CoreSite, CENX Partner on Carrier Ethernet

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The server hall of a data center operated by CoreSite.

As Carrier Ethernet emerges as a key enabler of enterprise network and cloud services, the presence of a Carrier Ethernet Exchange becomes a key differentiator for data centers. Today CoreSite Realty announced a partnership with CENX, which will offer its Carrier Ethernet Exchange  services in each of CoreSite’s 11 data centers.

For CoreSite (COR), the partnership provides a Carrier Ethernet strategy at a time when rivals Equinix and Telx are deploying Ethernet Exchanges in a growing number of their facilities. For CENX, a pioneer in the Carrier Ethernet space, the agreement extends its services into new geographic markets in the San Francisco Bay Area, Boston, Northern Virginia and Washington, D.C. -  as well as additional data centers in Chicago, Los Angeles, Miami, and New York.

Carrier Ethernet as Key Cloud Enabler
Carrier Ethernet is an enhanced standard created to extend data-centric Ethernet networks to exchange data with telecom networks initially designed to carry voice traffic. As such, it’s an important enabler of the convergence between global communications networks – including dedicated connections to support private clouds and interoperability between cloud platforms.

Carrier Ethernet exchanges – which effectively translate between different carrier Ethernet offerings – are seen as an important next phase, making it far easier for networks to connect across geographies.

“This is the next generation of services,” said Chuck Price, the Senior Vice President of Information Technology for CoreSite Realty. “Some of our competitors are building their own (Ethernet exchanges), but we  just thought it best to focus on our core competencies and form a strategic alliance with someone who has best-of-breed technology.”

CENX will own and operate its Carrier Ethernet Exchange services, with CoreSite’s data centers providing national access points. CNEX co-founder and President Nan Chen was the founding president of the Metro Ethernet Forum, which was formed in 2001 to head the development of the Carrier Ethernet standard. He then teamed with Ron Gavillet, a co-founder of Neutral Tandem, to create CENX to implement Carrier Ethernet in exchanges. The company launched the first exchange in late 2009.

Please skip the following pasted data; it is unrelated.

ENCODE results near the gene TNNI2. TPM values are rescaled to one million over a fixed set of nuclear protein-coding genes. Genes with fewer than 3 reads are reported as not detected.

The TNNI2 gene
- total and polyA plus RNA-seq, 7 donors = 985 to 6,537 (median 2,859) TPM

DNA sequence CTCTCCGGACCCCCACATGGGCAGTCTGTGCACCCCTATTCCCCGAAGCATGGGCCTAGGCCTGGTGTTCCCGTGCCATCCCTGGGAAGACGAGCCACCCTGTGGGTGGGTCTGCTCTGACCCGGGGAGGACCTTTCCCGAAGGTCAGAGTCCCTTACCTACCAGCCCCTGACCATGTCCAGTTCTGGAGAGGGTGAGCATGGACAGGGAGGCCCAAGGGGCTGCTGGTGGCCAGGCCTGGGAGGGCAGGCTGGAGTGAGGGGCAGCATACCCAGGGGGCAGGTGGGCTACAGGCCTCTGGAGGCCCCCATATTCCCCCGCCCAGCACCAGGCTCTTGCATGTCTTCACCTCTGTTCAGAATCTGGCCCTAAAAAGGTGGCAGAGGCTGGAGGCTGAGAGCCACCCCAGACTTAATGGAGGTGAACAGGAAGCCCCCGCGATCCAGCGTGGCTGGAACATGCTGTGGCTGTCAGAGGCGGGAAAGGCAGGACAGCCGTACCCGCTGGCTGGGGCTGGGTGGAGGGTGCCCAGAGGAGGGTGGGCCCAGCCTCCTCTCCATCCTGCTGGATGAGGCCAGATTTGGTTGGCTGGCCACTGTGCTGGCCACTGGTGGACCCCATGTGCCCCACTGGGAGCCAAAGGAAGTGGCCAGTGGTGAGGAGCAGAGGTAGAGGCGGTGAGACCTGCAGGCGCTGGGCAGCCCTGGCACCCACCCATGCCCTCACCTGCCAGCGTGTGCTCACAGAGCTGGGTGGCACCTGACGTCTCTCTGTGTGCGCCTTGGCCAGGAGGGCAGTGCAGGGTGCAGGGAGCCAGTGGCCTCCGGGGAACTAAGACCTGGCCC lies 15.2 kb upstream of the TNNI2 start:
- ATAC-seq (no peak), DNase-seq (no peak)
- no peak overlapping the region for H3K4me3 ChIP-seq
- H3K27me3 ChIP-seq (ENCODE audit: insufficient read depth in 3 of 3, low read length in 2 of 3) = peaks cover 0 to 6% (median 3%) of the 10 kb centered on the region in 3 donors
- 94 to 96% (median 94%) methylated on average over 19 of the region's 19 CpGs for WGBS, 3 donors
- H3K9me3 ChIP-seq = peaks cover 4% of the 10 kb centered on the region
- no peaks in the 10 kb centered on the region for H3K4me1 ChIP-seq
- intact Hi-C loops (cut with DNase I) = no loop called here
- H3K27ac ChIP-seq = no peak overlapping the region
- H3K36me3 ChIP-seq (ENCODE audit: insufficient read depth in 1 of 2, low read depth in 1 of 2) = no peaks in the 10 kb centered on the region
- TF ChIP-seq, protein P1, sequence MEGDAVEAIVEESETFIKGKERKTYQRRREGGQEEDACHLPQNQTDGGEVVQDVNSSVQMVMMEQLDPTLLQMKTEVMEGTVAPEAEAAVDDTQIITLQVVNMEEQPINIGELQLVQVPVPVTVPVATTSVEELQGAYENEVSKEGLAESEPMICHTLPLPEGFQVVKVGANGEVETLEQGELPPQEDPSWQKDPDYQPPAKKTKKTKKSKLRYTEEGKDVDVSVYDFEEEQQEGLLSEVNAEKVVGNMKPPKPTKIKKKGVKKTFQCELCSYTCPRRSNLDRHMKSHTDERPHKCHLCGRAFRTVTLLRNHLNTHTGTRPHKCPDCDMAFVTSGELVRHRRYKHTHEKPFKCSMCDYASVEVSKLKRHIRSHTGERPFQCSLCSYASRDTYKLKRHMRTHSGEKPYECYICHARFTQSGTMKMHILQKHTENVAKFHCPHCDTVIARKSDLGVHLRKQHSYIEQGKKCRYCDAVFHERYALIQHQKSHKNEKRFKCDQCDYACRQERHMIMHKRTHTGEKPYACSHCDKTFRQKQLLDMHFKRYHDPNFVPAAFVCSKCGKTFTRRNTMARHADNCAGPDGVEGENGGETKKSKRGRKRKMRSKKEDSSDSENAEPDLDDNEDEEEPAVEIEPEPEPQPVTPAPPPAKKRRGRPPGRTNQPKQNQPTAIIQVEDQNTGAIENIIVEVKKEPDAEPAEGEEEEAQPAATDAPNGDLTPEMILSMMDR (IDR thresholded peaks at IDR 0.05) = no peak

Competitors Emerge Quickly
Interconnection and colocation specialists Equinix (April 2010) and Telx (June 2010) soon followed with their own Ethernet Exchange offerings. “For them, this is a way to drive sales of space and power,” said Chen. “This is not their core competence. We think it’s a welcome sign of the acceptance of this offering.”

Chen said the agreement with CoreSite gives CENX a larger presence at key connectivity hubs, especially One Wilshire in Los Angeles. “At data centers like One Wilshire, it provides our customers easy access to our exchange, because many of them colocate there already,” said Chen.

Price said having CENX in CoreSite data centers provides an opportunity for its carrier customers. CoreSite said CENX Exchange members can benefit from extended network reach, route optimization and diversification, and cost savings. At full deployment, CENX Carrier Ethernet Exchange services are expected to be available to all of CoreSite’s 600+ data center customers.

“The agreement with CENX enables our data center customers to benefit immediately from Carrier Ethernet services with the leading provider, augmenting the range of interconnection and peering currently available in our data centers,” said Thomas M. Ray, president and CEO of CoreSite. “We believe that the CENX platform will create additional value to our customers, who currently rely upon CoreSite to facilitate or provide over 9,000 interconnections making Internet and other forms of communication increasingly efficient, responsive and reliable.”

About the Author

Rich Miller is the founder and editor at large of Data Center Knowledge, and has been reporting on the data center sector since 2000. He has tracked the growing impact of high-density computing on the power and cooling of data centers, and the resulting push for improved energy efficiency in these facilities.

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